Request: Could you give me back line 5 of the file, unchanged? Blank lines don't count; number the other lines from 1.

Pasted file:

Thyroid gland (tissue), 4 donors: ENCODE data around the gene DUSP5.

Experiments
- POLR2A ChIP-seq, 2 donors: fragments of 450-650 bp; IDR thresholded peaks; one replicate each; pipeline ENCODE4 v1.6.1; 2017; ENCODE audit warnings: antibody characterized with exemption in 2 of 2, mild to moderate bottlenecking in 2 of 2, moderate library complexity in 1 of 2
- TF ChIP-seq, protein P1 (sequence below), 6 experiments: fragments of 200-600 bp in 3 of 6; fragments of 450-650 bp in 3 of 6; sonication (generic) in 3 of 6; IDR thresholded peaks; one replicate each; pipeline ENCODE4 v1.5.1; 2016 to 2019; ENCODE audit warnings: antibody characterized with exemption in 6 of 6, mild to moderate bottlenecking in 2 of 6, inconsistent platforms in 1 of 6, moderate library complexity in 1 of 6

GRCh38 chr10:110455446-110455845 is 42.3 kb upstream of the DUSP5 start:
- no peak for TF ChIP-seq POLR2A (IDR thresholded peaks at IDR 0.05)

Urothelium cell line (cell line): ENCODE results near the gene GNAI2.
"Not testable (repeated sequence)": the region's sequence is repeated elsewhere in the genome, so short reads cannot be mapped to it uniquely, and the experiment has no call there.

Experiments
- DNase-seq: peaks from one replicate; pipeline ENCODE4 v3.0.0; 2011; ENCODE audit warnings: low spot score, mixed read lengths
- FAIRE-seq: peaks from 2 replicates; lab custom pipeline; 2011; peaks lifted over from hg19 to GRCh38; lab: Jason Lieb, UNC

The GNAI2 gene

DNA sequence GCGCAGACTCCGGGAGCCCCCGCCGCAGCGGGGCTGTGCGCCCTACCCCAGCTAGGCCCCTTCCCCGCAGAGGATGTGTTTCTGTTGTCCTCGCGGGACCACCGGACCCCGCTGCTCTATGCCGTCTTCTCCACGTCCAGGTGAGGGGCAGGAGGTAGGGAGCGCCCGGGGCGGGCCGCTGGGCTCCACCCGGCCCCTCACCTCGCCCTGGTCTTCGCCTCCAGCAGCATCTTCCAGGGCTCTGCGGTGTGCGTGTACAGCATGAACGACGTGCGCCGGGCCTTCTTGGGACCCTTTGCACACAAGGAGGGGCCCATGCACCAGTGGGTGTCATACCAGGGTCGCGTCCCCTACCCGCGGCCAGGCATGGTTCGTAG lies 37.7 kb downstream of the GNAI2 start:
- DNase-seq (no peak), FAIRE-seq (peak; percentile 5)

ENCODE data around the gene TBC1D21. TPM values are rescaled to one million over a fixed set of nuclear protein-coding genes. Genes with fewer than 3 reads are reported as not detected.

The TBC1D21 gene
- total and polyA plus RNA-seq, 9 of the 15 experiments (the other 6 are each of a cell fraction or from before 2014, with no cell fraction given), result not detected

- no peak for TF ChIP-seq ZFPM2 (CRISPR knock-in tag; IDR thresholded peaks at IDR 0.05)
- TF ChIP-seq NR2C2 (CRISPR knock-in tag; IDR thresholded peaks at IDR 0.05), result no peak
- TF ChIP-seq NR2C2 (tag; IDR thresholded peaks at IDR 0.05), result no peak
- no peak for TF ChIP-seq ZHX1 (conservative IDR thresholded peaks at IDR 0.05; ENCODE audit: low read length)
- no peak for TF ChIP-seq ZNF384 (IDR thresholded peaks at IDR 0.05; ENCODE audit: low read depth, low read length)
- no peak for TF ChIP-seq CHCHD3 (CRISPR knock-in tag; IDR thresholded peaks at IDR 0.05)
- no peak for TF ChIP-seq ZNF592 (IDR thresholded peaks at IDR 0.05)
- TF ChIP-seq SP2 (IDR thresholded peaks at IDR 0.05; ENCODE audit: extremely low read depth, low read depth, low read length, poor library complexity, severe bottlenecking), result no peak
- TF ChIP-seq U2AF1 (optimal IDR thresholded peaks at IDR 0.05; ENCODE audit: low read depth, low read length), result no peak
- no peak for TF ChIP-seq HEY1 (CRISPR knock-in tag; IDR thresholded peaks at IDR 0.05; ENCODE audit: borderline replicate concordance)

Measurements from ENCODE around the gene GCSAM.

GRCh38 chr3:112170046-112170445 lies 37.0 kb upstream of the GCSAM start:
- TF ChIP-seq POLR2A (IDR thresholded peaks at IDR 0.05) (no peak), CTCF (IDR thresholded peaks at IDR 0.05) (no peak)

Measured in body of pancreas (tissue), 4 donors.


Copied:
GRCh38 chr10:110455446-110455845 is 42.3 kb upstream of the DUSP5 start: